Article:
Israeli chief rabbi David Lau refuses to bury man’s mother until he agrees to divorce his wife

Jerusalem funeral postponed over Brooklyn-based man's refusal to grant his wife a get for 15 years


A funeral in Israel was postponed on Tuesday morning in a rare rabbinical ruling designed to pressure the son of the deceased to grant his wife a get.

Israel’s Ashkenazi chief rabbi David Lau directed the burial society in Jerusalem not to proceed with the burial until the man ended his 15-year refusal to agree to a divorce.

Denying a Jew burial is allowed in rabbinical law only in extremely rare cases and it is almost unprecedented in a case of refusal to divorce (sarvanut get), even though such a possibility is mentioned in the Shulchan Aruch, the code of Jewish law.

Tuesday’s directive from Chief Rabbi Lau came after a ruling by the Beth Din of the Union of Orthodox Rabbis of the United States and Canada, which stated that in this case it was “specifically applicable as the mother supported her son in refusing his wife a get.”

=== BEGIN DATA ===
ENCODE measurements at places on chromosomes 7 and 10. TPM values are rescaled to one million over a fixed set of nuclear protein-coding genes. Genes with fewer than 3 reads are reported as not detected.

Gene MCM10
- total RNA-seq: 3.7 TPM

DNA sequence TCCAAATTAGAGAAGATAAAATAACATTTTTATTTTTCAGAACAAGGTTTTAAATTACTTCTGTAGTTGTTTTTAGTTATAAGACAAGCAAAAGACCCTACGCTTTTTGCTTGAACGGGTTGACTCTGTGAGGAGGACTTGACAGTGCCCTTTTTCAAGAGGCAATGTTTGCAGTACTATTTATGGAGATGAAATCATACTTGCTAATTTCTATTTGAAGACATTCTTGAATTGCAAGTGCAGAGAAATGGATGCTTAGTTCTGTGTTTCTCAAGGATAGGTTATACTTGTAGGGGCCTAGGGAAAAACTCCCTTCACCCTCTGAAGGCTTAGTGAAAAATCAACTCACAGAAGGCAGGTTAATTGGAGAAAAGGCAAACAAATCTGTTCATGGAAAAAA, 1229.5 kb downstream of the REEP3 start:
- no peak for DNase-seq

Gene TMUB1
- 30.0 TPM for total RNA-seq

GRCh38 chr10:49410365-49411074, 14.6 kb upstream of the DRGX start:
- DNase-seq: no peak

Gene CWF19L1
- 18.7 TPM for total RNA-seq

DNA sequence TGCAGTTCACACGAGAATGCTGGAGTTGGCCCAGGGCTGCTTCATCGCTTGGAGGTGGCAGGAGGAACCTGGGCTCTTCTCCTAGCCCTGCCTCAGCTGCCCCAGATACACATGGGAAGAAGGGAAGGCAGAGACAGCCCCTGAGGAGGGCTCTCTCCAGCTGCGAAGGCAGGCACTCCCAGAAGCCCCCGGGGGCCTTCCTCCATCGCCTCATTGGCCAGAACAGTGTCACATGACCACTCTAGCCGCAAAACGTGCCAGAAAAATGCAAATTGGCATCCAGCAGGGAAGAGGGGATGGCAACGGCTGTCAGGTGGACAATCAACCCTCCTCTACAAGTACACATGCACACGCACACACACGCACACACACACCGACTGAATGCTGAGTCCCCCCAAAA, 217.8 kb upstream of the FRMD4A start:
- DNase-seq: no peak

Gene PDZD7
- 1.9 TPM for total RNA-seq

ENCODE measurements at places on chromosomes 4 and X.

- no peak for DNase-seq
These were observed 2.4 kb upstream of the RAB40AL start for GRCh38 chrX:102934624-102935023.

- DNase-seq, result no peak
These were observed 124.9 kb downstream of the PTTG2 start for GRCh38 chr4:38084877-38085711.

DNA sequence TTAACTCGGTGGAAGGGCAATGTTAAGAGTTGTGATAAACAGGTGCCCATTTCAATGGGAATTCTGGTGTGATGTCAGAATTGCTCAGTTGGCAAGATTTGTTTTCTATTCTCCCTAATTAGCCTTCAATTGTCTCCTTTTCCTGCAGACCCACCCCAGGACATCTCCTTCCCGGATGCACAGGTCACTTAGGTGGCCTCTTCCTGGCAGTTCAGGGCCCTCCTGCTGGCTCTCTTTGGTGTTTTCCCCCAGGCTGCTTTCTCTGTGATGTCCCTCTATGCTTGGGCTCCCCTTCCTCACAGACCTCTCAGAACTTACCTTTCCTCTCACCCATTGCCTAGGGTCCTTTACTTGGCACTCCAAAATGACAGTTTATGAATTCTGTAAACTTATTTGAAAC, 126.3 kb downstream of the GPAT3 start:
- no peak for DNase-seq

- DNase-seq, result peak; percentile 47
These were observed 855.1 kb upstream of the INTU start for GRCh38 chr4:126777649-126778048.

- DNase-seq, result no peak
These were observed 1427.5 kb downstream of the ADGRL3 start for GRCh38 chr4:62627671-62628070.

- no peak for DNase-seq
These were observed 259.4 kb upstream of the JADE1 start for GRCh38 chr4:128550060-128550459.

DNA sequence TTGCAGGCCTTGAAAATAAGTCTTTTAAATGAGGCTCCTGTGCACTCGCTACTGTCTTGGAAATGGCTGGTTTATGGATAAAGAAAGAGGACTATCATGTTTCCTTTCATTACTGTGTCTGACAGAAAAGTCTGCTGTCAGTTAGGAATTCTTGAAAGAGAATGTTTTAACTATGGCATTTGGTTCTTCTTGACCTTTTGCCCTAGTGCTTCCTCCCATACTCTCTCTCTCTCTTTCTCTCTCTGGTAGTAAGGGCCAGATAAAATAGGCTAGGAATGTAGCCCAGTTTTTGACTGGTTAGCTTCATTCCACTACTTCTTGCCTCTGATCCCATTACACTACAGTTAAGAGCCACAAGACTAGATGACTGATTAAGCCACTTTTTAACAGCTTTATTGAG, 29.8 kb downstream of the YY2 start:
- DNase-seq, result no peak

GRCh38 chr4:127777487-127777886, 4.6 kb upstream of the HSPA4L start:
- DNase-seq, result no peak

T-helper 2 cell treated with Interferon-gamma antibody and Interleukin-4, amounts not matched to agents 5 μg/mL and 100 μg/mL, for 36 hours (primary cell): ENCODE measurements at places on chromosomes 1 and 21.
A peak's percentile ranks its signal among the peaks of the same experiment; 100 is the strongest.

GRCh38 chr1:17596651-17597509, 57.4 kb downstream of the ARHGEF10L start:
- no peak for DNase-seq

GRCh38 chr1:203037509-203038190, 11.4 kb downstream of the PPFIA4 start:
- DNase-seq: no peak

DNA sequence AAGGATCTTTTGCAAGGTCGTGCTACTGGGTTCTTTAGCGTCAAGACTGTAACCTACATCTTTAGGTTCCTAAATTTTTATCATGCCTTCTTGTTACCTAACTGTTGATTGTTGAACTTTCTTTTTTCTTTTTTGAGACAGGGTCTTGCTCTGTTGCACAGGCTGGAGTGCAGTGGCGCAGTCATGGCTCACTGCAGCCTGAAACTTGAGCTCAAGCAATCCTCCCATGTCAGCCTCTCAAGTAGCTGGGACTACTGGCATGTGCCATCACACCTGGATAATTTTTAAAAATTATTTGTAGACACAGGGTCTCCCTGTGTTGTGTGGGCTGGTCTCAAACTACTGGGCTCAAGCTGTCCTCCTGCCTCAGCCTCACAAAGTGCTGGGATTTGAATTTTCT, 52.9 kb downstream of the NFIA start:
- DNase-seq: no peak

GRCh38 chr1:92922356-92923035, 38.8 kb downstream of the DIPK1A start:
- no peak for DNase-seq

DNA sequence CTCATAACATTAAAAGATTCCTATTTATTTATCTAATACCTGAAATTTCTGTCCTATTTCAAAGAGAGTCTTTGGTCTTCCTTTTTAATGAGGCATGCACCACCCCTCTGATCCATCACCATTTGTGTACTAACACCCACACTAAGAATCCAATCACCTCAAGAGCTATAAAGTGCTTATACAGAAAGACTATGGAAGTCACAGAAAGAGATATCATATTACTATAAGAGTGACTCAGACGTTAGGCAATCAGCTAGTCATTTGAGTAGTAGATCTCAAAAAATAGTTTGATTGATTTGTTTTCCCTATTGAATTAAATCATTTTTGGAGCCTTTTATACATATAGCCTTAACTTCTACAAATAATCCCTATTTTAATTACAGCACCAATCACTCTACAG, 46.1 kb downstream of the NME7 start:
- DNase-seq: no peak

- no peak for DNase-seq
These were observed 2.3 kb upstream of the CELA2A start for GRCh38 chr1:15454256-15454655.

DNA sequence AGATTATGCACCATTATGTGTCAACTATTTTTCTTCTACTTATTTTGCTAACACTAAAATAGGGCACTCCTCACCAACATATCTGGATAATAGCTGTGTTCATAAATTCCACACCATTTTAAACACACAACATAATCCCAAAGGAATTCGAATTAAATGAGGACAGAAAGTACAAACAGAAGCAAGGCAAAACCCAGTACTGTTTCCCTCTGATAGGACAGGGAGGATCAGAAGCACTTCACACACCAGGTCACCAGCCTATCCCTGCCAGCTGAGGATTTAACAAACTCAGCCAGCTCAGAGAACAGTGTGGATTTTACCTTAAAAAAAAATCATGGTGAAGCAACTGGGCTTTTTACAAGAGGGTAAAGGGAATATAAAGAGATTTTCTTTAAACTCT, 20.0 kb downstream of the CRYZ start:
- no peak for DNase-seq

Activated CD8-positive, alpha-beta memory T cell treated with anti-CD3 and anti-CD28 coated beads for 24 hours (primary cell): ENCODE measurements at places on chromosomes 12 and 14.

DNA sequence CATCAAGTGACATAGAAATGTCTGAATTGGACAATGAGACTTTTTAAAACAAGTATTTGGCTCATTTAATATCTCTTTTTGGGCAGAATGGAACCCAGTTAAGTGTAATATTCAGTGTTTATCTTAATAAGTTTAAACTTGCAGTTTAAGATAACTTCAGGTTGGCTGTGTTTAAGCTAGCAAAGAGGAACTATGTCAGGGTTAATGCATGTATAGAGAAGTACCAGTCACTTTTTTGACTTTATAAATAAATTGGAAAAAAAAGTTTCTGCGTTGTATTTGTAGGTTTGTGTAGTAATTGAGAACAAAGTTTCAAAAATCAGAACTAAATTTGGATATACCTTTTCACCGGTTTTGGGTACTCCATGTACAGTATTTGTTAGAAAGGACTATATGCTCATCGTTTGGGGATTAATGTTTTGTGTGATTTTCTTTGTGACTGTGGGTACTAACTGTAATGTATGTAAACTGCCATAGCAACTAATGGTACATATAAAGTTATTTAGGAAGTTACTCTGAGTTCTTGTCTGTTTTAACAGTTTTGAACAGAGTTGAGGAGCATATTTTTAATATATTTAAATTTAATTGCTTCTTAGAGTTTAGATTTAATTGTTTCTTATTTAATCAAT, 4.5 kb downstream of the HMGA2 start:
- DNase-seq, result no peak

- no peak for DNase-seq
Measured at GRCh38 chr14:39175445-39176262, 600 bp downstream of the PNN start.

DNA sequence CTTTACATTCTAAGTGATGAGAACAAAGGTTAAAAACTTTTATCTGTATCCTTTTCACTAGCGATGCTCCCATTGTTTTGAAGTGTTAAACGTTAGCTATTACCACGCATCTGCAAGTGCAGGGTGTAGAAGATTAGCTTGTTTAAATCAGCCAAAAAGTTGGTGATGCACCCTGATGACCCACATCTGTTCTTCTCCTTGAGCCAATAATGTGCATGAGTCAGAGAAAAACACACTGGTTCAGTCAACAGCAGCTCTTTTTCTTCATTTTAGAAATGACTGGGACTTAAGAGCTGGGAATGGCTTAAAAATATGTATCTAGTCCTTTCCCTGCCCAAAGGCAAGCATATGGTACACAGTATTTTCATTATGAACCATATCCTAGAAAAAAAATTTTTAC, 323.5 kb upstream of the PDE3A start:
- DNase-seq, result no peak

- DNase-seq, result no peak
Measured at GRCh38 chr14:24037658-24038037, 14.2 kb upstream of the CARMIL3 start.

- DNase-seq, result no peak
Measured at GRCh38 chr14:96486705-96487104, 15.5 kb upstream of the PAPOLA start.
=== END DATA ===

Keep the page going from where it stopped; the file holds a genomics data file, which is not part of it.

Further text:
The mother, who has not been named, died two weeks ago in the US and the Bet Din’s ruling was issued in Brooklyn last Monday.

After her body was flown to Israel for burial, Chief Rabbi Lau was informed of the ruling and directed the chevra kadisha  (burial society) in Jerusalem not to carry out the funeral, which was scheduled for Tuesday morning.

This case has been causing controversy in Strictly Orthodox circles for years as the husband has been refusing his wife a divorce for 15 years. Five years ago he received a controversial rabbinical dispensation to marry a second wife. He did not arrive in Israel for his mother’s funeral for fear of being arrested.

The Chief Rabbinate’s Beth Din said in a statement that “after exhausting all other possibilities, we were forced to notify the chevra kadisha not to bury the mother until her son deposits a valid get.

“We are hopeful that this move will bring about a get speedily and release the woman from the ties of aginut  (being unable to remarry) after so many years.”

Following the rabbinate’s decision, a meeting was held between the woman’s lawyer and representatives of her husband’s family in which a clear commitment was made to grant her a get.

Following this, the funeral was allowed to proceed.

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